Marmi, Are you DH and JJ, too? Or do you all have the same toenails fetish? Please explain to me your obsession with my toenails. I am sitting here looking at them and for the life of me I can’t understand why you are fixated on them. My toenails seem perfectly normal to me and not worthy of much attention. I just clip them when they grow too long and ignore them the rest of your time. Is this a sexual fetish of yours? Do you like to look at and lick toenails or something? Please explain your insane obsession!

  28. JuanP on Fri, 15th Jul 2016 7:53 am 

    Yes, Marmi! Efficiencies will keep improving forever and you will never have to worry about things you can’t control. Pollution will be cleaned using infinite fussion energy and environmental destruction will be solved by our technological progress. Our never ending scientific discoveries will help us stop and reverse Climate Change and Global Warming, too. Fossil fuel and food production will never peak and our bellies will always be full and we will all live happily ever after. LOL!

    God, you are stupid! Go clip and suck your momma’s toenails or something, fucktard!

  29. ghung on Fri, 15th Jul 2016 8:10 am 

    Ignore the MarmiFool. He exposes himself as a simpleton citing ‘efficiency gains’, which are meaningless in a waste-based economy. I see it everywhere; people consuming as much as they can afford to, and they’ll continue to take back any so-called efficiency with their mindless consumptive behavior. Whatever they save in motor fuel, they’ll dispose of in endless other ways. Just more low-hanging fruit for lazy apes…

  30. MikeX11.2 on Fri, 15th Jul 2016 8:41 am 

    Efficiency CAN improve forever. An EV uses no oil.


    You’re now at the tipping point. Solar is now cheaper than ANY Other Power Source ( except for wind in the right place ).

    The industry needs to MOVE NOW – Out of Oil.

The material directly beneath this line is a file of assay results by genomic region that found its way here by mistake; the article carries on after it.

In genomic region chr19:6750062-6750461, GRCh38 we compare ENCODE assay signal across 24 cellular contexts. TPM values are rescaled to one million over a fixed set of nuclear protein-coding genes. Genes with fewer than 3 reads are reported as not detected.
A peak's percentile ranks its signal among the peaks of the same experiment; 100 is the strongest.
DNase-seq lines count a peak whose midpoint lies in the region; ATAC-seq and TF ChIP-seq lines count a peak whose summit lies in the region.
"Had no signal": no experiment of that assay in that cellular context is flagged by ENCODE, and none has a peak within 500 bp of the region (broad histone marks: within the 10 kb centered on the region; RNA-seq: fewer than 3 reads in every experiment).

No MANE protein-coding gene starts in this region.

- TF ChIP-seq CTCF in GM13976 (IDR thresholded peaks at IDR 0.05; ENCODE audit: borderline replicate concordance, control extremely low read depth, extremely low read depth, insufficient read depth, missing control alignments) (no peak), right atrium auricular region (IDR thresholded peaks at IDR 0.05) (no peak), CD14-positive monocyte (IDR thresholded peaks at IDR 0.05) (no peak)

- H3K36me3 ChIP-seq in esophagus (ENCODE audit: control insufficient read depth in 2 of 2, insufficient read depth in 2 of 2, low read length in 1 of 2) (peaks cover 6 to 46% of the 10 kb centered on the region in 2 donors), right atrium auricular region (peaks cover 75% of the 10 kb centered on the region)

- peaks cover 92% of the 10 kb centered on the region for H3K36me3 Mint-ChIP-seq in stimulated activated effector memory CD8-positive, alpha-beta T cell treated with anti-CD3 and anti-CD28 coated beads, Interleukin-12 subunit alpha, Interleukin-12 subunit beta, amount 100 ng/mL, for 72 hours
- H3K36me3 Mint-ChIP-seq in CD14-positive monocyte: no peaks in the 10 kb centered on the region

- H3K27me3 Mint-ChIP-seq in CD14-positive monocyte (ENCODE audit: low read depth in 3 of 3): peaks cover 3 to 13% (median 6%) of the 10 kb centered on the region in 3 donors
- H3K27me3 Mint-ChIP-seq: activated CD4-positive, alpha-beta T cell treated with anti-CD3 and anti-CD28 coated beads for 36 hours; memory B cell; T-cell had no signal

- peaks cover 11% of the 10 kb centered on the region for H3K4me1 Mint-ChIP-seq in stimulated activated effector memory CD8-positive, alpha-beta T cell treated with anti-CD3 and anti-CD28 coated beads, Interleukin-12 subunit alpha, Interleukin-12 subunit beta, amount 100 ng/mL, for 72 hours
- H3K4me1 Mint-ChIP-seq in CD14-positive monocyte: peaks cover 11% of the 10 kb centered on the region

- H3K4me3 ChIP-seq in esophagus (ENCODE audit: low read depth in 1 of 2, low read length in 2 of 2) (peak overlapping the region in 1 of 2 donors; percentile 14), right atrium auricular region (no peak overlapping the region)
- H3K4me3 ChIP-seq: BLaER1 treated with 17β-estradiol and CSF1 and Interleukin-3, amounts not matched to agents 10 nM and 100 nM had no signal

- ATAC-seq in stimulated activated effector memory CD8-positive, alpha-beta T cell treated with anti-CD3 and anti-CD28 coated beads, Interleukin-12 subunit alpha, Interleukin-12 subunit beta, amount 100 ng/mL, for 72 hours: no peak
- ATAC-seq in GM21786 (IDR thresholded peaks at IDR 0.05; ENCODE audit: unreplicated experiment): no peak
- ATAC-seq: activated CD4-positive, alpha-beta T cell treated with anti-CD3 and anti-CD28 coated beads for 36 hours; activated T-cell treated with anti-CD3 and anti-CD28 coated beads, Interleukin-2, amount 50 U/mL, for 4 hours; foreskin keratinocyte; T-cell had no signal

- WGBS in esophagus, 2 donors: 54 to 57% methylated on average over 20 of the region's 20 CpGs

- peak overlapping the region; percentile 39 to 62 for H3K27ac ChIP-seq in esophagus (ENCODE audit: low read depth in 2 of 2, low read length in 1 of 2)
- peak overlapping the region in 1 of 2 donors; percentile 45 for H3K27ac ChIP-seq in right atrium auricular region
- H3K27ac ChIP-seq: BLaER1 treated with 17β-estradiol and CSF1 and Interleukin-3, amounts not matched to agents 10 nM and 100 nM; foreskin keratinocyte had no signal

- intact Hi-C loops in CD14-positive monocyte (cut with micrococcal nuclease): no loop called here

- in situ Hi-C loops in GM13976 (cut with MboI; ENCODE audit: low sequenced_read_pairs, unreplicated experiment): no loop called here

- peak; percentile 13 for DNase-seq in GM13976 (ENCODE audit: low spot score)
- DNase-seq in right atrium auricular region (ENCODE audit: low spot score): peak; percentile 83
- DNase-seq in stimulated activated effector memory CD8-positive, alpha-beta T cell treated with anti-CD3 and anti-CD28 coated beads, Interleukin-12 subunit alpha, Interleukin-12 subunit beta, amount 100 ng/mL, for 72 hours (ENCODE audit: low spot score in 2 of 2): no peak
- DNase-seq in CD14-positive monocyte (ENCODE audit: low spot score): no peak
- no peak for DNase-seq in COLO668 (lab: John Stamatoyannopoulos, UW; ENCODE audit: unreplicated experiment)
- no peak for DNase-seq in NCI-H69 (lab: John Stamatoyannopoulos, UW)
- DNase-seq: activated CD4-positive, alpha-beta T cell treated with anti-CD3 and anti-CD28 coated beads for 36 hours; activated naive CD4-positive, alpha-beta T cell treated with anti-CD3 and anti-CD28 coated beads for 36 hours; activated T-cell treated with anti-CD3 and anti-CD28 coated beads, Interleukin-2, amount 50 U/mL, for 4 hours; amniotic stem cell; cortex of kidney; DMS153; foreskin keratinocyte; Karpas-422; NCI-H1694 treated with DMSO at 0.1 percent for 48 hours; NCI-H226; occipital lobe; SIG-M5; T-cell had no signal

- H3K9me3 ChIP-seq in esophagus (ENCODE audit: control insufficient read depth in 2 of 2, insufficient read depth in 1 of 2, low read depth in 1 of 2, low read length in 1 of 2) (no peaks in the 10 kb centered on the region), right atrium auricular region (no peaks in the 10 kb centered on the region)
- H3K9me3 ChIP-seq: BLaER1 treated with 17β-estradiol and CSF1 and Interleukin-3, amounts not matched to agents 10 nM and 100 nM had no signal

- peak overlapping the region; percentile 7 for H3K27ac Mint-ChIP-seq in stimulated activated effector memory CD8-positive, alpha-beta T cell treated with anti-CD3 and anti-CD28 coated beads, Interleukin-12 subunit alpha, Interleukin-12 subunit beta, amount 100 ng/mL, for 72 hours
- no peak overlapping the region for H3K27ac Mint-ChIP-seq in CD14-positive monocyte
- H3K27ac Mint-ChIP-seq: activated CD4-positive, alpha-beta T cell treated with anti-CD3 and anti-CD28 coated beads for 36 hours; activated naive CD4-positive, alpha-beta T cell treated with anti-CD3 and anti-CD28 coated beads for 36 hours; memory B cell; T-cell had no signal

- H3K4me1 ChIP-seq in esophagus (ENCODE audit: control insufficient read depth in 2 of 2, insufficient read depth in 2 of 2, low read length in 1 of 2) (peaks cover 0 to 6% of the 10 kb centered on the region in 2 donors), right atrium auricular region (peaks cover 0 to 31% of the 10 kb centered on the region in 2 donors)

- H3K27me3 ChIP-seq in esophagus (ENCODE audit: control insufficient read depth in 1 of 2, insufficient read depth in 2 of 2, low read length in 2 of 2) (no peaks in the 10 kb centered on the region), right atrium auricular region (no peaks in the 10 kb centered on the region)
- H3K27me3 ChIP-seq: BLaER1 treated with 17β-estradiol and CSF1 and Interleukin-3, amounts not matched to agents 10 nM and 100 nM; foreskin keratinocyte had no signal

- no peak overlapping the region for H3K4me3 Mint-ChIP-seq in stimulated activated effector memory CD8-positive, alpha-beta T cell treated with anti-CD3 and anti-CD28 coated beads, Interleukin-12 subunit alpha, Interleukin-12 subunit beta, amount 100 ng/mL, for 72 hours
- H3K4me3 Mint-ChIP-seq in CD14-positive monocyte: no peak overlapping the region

The smartest move would be for oil to move into wind and build out solar farms and electric networks. Unless they prefer to go bankrupt, like coal.

  31. MikeX11.2 on Fri, 15th Jul 2016 8:43 am 

    ghung, that theory is proven incorrect.

    Say I buy an EV, now my cost of transportation miles is nearly zero, I do not Double my yearly miles driven, because I’m constricted by another variable: TIME.

    People who buy EV’s may increase miles driven by not more than 5%. The efficiency savings are in no way wiped out.

    The world is a multi-variable game, and We’re Losing with Carbon.

  32. ghung on Fri, 15th Jul 2016 8:51 am 

    Mike: “Efficiency CAN improve forever.”

    Next time, stay awake in math and physics classes, Mike*. Anyway, at this point, incremental change-overs to so-called renewables is tantamount to rearranging chairs on the deck of the Titanic. The hull has been breached even as we add more passengers. Best one can do is to leverage fossil fuels to build lifeboats and hope they stay afloat. Help isn’t coming…..

    * unless by ‘efficiency’ one means far fewer humans….

  33. GregT on Fri, 15th Jul 2016 9:02 am 

    “We’re Losing with Carbon.”

    EVs are 100% reliant on fossil fuels in their manufacture, repair, maintenance, and highways infrastructure. Pretending otherwise is to be completely disingenuous.

  34. JuanP on Fri, 15th Jul 2016 12:43 pm 

    MikeX “Efficiency CAN improve forever.”

    I think Mike might win the first prize for the most ignorant quote of the day! I can’t be 100% sure though because we do have a bunch of ignorant fools posting here lately.

    Tell me Mike, can population, energy production, and resource consumption grow forever on planet Earth, too? LOL!